This question has too many unknowns at this point to answer in this short space. The three biggest questions are: (i) in what state was mom domiciled (her intended permanent residence) at the time of her death (just because she died in PA does not necessarily mean she was a resident here); and...Read more »
A lawyer would have to review the Will. Generally, if the bequest is specifically limited to the house, since the house would no longer be part of the estate, the bequest becomes meaningless. If, however, the bequest is meant to include the proceeds of sale (which would be unusual), the recipient...Read more »
This is actually not a simple question. You should take this information together with a copy of your divorce decree to an experienced probate attorney in your area. The life insurance company might very well pay the policy proceeds to you, but depending on how the divorce decree is worded,...Read more »
About 6 years ago, my dad went into an assisted living facility and, AT THAT TIME, a lawyer put most of his assets in an Irrevocable Income-Only Medicaid asset protection trust. At the time, costs were reasonable ($3500/month) and he had a good Long Term Care policy. My dad went through with this... Read more »
Except in California (where the lookback period is only 2.5 years), the Medicaid lookback period is 5 years. That means Medicaid pre-planning must be done at least 5 years in advance of the need for long-term care. When it comes to Medicaid pre-planning, an accurate crystal ball is extremely...Read more »
A decedent has no assets, and has not had any for 7 years. He has no will, but he does have a term life insurance policy which names specific beneficiaries rather than his estate. He was a Pennsylvania resident. Does anything legal have to be done concerning his death? Do we need a lawyer?
The primary purpose of probate is to retitle assets. If there are no assets that need to be retitled, then no probate is required. If you get calls from creditors of the decedent, be sure to tell them that the decedent had no assets.
Are you sure you're a surviving beneficiary and not just the alternate payee? If you're the alternate payee, it's quite possible that your payments are supposed to extend only while your ex was living. If you really were kept on as a surviving beneficiary, then you would be entitled to receive a...Read more »
The office of aging claims that she can be legally responsible for them (mother and father). She DOES want to be helpful and a good daughter but does she need to be there 24/7? She has had to leave her job and is a ‘prisoner’ to their home. This is all until they are placed in a nursing home.
My father is predeceased by his parents and has no spouse. His home was signed over to the state of PA in order to pay for medical care, but his belongings remain in the home. After his death, other family members including his sister, brother and step mother have gained access to the home and... Read more »
Unless the state of PA would claim the personal articles, they would potentially pass to you and your sister. In order to get the remaining articles or the ones that were that were improperly taken, however, you would have to open an estate, and the estate would then have to sue. It would...Read more »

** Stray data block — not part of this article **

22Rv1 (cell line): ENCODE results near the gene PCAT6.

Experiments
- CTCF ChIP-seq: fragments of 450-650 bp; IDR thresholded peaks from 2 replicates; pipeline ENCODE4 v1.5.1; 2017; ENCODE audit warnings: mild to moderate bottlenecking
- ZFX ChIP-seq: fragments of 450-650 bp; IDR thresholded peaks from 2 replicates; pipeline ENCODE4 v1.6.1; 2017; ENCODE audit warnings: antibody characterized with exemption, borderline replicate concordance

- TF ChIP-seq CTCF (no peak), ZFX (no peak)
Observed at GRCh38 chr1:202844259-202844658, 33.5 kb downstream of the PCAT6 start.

House is in Pa. No will can be found. House Owned jointly by deceased and two surviving children. Third child died many years ago, never on the deed. Do the deceased daughter's children inherit anything?
My mother passed away shortly after changing her will to place my step-father as beneficiary/executer and placing myself (only natural child) and included my step-sister as contingent beneficiaries upon his death. He had a will made up saying the same.
You can get a copy of your mother's will from the court where her estate is being probated. A will cannot be changed by anybody but the testator. After the testator dies, it cannot be changed by anyone at all.
However, if your stepfather inherited your mother's entire estate outright,...Read more »
No one other than a spouse is, by law, granted rights in an estate. Therefore, in answer to your question, yes, it can happen. If the dad wrote a Will in which the daughter was excluded, that Will is enforceable.
I want to ensure my 2 sons eventually acquire the cabin and acreage. Although I have a basic Will noting my sons are to receive my 1/2 ownership, can my Brother do the same to ensure his ownership doesn't go into probate to his wife and subsequently leave the original family, or is there something... Read more »
If your deed did not convey to the two of you as joint tenants with rights of survivorship, you each own half as tenants in common. That means that each of you can pass your respective interests by Will. However, in Pennsylvania, as in most other states, a spouse is protected by being entitled to...Read more »
There are a few key facts missing here, first being WHO is the Executor? The Executor has an obligation to administer the estate, which includes keeping the beneficiaries informed as to the status of the administration. If the lawyer is the Executor then you certainly have the right to ask him or...Read more »
My dad was an attorney in PA and passed away in 2012. His law practice was still open when he got sick and he passed his open estates on to another attorney. They had a signed contract with a breakdown of how much was coming in from each estate & what percentage each of them would receive. It... Read more »
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